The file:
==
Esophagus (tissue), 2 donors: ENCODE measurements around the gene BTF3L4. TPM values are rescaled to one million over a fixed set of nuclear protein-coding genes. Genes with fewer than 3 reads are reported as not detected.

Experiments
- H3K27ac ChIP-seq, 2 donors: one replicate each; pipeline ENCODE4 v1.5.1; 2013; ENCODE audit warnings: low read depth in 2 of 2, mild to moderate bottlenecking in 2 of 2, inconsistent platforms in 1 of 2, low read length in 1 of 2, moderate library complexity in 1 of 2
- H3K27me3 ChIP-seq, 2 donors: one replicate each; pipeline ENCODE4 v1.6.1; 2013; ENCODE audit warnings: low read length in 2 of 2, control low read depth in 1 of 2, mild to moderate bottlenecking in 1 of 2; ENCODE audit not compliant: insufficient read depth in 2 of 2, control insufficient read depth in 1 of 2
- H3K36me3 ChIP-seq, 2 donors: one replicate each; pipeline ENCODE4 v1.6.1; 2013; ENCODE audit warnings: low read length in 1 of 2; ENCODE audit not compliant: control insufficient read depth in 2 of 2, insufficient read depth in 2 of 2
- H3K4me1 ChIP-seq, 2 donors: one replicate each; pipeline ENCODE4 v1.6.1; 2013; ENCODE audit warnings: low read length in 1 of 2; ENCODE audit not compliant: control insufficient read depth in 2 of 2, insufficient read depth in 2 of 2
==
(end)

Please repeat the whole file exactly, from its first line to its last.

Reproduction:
Esophagus (tissue), 2 donors: ENCODE measurements around the gene BTF3L4. TPM values are rescaled to one million over a fixed set of nuclear protein-coding genes. Genes with fewer than 3 reads are reported as not detected.

Experiments
- H3K27ac ChIP-seq, 2 donors: one replicate each; pipeline ENCODE4 v1.5.1; 2013; ENCODE audit warnings: low read depth in 2 of 2, mild to moderate bottlenecking in 2 of 2, inconsistent platforms in 1 of 2, low read length in 1 of 2, moderate library complexity in 1 of 2
- H3K27me3 ChIP-seq, 2 donors: one replicate each; pipeline ENCODE4 v1.6.1; 2013; ENCODE audit warnings: low read length in 2 of 2, control low read depth in 1 of 2, mild to moderate bottlenecking in 1 of 2; ENCODE audit not compliant: insufficient read depth in 2 of 2, control insufficient read depth in 1 of 2
- H3K36me3 ChIP-seq, 2 donors: one replicate each; pipeline ENCODE4 v1.6.1; 2013; ENCODE audit warnings: low read length in 1 of 2; ENCODE audit not compliant: control insufficient read depth in 2 of 2, insufficient read depth in 2 of 2
- H3K4me1 ChIP-seq, 2 donors: one replicate each; pipeline ENCODE4 v1.6.1; 2013; ENCODE audit warnings: low read length in 1 of 2; ENCODE audit not compliant: control insufficient read depth in 2 of 2, insufficient read depth in 2 of 2